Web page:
1. With sunscreens, I can’t specifically say which product is always better for oily or dry skin types. My personal sunscreen is actually not that appropriate for oily skin types, but I use it anyways. Because it’s more of a personal preference, I decided to NOT categorize sunscreens according to dry or oily skin types. I did do this however, for all the other product recommendations, except chemical exfoliants.
2. As for the matte, drying, etc… characteristics, a lot of that is based off of personal experience. So again, I leave it up to each individual to decide. My goal is to help streamline and narrow down the potential list of candidates, since the options are overwhelming at first.
3. Yes, I will be indicating which inorganic sunscreens have/do not have a white cast, depending on whether or not I’ve actually tried said products.
4. Yep, I’ve done $/oz calculations and price categories for every type of product. 🙂
Thanks for the thoughtful comments!
That is how I hoped you would evaluate sunscreens. Because my main concern with sunscreens is if they provide sun protection, despite any antioxidants, anti-inflammatories, etc (and Beautypedia reviews can be quite irritating always rating sunscreen on wether or not they have a considerable amount of these compounds, and ignoring small amounts of UVA filters). So I’m glad you picked that system, and telling when a product is a combination one is also a great idea!
Phew, nice to know we’re on the same page!
I agree that the whole super low UVA protection + necessity of antioxidants for a good+ review, is a super annoying thing that most people just believe. Sigh. Ah well, let’s just hope that when more people see these sunscreen reviews, and hopefully click the rubric link, they will become more aware and knowledgeable!
Maybe add ‘recommend: yes or no’ at the end?
Hm, I thought that the whole “If a sunscreen is not at least mostly photostable…” covered this, since I wouldn’t recommend a sunscreen that isn’t photostable. But sure, that’s a good idea! I mean, adding that doesn’t take up much space anyways, and it could really help make things more clear for people who don’t want to read the entire review (though most of them shouldn’t be very long).
If one is interested in long wavelength UVA I protection, the only rating out there is Critical Wavelength. The PFA rating is only good for UVA II evaluation.
The good news is that manufactures could be asked to provide this data. The FDA has mandated the Critical Wavelength methodology that must be used to make a broad spectrum change so this data is known with a common methology. The FDA also required demonstated photostability for a broad spectrum claim.
The Critical Wavelength should be on the labels for consumers to see…it is that important.
Hm, I’m quite positive that UVA-PF factors in both UVA-II and UVA-I rays. Although, I’m curious to know from where you got the idea that it doesn’t.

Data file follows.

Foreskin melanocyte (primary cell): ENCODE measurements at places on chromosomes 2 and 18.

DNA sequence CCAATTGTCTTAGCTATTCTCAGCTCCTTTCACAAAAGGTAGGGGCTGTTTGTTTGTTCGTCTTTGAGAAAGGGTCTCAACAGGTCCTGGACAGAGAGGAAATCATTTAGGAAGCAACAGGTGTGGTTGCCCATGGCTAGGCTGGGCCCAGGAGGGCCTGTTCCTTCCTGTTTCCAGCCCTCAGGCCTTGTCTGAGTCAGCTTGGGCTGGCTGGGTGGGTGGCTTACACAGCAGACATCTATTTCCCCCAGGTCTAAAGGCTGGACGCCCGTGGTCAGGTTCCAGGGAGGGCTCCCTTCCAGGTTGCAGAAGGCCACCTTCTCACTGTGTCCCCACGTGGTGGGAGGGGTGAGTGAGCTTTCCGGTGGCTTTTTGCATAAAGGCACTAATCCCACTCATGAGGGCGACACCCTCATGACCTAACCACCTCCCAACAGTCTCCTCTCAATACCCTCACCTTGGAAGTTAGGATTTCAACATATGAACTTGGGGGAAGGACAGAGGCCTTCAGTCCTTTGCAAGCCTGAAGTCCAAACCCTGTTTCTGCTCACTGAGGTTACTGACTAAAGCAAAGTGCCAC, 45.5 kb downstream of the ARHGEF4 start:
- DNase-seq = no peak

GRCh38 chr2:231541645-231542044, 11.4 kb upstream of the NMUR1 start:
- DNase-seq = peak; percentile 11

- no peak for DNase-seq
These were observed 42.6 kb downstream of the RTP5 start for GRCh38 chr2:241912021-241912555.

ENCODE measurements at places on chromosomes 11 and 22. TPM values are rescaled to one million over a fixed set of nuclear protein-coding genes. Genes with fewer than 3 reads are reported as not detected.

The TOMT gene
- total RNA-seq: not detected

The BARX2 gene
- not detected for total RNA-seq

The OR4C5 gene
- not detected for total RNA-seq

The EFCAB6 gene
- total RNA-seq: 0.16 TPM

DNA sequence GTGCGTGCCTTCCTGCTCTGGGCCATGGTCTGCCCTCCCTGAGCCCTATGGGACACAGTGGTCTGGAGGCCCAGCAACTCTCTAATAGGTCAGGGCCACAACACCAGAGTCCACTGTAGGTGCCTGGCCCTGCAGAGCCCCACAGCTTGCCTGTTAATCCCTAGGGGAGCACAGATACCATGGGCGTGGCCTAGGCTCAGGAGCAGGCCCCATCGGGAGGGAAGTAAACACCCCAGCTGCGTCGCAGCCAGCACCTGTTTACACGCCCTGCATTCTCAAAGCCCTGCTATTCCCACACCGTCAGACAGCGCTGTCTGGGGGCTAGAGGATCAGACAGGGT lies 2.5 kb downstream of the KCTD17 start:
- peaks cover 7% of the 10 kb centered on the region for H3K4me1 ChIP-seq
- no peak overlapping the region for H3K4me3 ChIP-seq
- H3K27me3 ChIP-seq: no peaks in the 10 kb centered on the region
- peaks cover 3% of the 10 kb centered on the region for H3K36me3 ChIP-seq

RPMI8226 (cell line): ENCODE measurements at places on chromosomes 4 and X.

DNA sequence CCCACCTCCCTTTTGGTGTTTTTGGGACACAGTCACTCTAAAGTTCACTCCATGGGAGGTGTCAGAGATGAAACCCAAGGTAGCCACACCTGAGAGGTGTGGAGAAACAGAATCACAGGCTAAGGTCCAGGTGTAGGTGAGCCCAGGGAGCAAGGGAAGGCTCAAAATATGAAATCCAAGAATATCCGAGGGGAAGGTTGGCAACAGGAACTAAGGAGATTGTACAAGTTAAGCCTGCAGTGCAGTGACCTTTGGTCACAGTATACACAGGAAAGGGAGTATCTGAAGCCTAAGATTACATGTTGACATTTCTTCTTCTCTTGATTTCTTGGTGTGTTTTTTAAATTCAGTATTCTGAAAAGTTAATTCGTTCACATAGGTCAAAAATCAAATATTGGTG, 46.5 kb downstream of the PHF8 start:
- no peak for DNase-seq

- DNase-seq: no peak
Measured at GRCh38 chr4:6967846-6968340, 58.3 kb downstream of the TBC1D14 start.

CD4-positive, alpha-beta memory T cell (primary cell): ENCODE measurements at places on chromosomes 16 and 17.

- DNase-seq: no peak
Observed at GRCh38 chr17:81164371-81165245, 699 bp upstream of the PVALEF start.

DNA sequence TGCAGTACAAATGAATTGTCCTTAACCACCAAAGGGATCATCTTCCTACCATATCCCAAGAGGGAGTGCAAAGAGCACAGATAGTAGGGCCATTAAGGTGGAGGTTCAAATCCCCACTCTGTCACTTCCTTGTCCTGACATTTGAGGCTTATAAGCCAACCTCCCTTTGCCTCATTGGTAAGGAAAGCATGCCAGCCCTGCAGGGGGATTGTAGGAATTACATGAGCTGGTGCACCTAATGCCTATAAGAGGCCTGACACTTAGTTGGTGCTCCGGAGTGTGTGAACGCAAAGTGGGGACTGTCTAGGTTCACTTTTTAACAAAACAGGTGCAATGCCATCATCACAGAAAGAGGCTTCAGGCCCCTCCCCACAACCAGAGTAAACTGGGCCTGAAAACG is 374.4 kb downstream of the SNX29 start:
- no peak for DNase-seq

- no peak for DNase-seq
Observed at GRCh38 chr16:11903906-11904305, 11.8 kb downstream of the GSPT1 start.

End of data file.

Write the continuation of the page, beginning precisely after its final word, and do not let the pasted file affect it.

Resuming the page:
As for the Critical Wavelength test, I think we’ve already discussed this. But, I could be thinking of someone else. CW is only a relative evaluation of the overall protection a sunscreen provides. By no means does it suggest the total amount of UVA-1 protection (a sunscreen provides). For example, 1% of uncoated ZnO would yield a very high CW of 382 nm. Yet, that tells me nothing about how much UVA-I protection is achieved. In fact, that little ZnO would give an incredibly low SPF and UVA-PF rating; you’d burn and tan very quickly. 😦 You can argue that 1% of ZnO is not a relevant amount when it comes to your average inorganic sunscreen–and you’d be right. But using any example would prove my point.
Let’s say sunscreen A provides an SPF of 50 and a UVA-PF of 10. Sunscreen B provides an SPF of 15 and a UVA-PF of 5. But because the RELATIVE ratio of UVB to UVA is greater with sunscreen A, sunscreen B would have a higher CW. However, it provides far less actual (absolute) UVA-I protection than sunscreen A, despite the higher CW.
Overall, I think CW is a good tool for regulatory administrations like the FDA to create a baseline of efficacy for UVA-I protection. But in no way is it the tell-all for the actual amount of protection.
That’s why I’ll be using the theoretical extinction and transmission profiles generated by the BASF sunscreen simulator. It’s the only tool that the average consumer can rely on. I’ll get into why in the relevant Sun Protection posts.
I hope that all makes sense!
I like the format and that you’ll add to the discussion those products that are multi-purpose. I still grimace whenever someone asks, “But my makeup contains SPF 30. Isn’t that enough?” Of course, I always respond, “Not unless you’re using 1/4 teaspoon of the stuff!” I know the real issue is that it’s a bother having to use so many different products and taking the time for each layer to set so that they don’t pill and rub off. Including multi-purpose products in your evaluations will be a boon for people who, for whatever reason, don’t want to layer products.
Yeah, while it’s not “ideal,” combination sunscreens are something that a lot of people prefer. Great insights as always! 🙂